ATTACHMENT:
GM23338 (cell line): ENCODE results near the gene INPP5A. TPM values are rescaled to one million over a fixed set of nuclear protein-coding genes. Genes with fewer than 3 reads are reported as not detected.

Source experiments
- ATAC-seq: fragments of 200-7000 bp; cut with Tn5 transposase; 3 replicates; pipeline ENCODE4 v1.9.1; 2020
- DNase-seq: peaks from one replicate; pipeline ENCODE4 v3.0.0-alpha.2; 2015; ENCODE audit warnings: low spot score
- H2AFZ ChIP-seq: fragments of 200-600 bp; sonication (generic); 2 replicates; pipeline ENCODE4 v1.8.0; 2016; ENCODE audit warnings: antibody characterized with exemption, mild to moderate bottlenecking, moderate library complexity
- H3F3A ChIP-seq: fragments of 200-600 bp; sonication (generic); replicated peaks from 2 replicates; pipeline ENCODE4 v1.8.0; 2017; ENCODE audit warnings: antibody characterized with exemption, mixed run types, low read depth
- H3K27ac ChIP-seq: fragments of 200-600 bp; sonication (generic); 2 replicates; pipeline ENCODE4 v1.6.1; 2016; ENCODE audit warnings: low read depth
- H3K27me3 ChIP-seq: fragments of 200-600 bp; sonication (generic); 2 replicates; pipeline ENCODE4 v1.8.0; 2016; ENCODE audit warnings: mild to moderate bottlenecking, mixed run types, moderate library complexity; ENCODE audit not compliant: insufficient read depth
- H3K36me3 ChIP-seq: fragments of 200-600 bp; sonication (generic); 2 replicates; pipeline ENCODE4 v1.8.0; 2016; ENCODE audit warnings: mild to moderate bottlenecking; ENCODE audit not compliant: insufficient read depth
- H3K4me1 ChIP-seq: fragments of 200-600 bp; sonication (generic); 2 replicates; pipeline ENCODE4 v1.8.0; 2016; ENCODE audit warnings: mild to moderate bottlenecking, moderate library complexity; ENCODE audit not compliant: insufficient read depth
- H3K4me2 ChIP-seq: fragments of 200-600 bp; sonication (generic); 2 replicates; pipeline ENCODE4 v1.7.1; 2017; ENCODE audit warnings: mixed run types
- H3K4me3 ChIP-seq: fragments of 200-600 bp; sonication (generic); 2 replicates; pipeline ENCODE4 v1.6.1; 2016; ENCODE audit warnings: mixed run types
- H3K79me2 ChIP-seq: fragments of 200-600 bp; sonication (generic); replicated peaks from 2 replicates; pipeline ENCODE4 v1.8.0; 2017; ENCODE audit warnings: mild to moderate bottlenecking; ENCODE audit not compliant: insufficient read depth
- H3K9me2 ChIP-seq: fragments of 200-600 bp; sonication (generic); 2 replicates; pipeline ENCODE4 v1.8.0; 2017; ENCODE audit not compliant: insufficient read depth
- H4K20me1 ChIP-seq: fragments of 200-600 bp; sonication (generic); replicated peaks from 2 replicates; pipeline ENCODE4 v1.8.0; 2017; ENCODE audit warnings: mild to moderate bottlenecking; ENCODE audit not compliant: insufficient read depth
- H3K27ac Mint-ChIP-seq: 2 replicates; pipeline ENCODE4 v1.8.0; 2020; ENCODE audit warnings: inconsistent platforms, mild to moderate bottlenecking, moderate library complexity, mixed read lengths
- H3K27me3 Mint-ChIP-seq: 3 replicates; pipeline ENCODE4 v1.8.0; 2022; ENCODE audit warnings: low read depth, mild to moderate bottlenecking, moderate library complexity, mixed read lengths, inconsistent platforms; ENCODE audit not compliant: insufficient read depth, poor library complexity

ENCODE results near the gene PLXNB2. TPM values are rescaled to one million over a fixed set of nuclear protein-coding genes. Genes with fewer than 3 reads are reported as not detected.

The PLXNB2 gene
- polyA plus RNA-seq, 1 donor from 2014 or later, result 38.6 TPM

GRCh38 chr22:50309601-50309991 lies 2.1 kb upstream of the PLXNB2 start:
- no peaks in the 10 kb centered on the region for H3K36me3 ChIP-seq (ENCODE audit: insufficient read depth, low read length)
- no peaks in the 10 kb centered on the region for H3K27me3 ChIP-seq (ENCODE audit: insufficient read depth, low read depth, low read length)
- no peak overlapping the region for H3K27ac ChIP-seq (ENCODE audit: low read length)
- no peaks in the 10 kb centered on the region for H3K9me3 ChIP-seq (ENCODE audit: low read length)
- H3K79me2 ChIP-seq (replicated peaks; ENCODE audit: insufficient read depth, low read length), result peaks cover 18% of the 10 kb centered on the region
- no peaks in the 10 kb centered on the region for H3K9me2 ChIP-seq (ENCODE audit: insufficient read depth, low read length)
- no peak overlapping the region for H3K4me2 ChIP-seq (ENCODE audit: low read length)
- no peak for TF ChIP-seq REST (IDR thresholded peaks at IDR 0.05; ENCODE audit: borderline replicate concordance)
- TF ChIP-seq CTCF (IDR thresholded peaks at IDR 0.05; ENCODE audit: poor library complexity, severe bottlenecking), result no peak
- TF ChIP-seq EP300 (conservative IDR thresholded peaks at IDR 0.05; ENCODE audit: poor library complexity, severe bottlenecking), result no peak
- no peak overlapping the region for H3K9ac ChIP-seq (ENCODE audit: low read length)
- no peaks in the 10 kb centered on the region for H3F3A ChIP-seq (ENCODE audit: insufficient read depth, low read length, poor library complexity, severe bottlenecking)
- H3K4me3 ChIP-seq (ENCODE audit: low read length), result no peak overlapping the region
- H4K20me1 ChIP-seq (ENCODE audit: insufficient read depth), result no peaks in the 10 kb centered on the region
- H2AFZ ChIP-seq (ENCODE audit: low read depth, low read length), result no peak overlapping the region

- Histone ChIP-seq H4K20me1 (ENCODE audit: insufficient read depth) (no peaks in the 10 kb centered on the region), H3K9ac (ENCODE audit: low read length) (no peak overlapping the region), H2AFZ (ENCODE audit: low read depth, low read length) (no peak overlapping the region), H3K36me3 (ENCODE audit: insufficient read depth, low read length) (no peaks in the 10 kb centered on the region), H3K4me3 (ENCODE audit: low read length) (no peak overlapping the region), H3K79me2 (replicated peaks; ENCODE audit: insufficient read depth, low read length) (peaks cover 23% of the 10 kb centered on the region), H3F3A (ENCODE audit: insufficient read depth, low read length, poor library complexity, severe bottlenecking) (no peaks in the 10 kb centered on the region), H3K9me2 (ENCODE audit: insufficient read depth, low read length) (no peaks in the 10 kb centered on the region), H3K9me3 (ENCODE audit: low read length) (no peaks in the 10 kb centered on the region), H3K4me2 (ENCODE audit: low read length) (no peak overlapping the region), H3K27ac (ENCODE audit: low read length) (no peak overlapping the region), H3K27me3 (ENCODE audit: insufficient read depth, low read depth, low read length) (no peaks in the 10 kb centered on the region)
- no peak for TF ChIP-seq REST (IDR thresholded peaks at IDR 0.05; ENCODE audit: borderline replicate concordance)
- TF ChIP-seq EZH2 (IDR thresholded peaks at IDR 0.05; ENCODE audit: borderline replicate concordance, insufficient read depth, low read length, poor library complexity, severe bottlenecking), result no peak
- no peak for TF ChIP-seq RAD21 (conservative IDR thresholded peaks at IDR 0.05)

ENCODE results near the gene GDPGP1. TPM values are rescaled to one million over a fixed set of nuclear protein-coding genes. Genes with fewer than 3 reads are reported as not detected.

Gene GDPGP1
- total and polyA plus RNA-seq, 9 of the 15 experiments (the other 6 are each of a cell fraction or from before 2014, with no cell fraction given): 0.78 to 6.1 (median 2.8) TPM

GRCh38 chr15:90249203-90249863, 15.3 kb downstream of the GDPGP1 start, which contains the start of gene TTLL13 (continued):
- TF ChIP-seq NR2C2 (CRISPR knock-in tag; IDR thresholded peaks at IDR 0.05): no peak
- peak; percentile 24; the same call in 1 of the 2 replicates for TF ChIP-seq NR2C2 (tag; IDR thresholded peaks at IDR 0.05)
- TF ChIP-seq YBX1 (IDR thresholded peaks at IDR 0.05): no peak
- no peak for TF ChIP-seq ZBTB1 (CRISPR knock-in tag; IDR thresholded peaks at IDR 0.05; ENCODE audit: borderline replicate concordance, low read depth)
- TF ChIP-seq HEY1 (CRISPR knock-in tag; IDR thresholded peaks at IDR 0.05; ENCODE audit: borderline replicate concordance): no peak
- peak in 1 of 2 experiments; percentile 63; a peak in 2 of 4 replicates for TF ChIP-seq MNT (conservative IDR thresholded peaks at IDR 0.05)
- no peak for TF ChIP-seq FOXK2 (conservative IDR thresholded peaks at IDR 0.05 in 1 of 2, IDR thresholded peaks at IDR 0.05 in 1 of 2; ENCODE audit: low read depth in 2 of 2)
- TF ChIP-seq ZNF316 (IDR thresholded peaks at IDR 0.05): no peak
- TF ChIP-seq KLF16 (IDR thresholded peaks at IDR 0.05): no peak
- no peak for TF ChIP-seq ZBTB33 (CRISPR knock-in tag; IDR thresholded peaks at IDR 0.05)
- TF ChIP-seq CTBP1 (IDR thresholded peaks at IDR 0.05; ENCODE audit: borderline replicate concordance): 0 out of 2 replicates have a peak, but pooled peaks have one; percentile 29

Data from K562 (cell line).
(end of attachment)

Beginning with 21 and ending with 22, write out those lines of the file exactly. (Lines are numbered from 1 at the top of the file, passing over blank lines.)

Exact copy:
GRCh38 chr22:50309601-50309991 lies 2.1 kb upstream of the PLXNB2 start:
- no peaks in the 10 kb centered on the region for H3K36me3 ChIP-seq (ENCODE audit: insufficient read depth, low read length)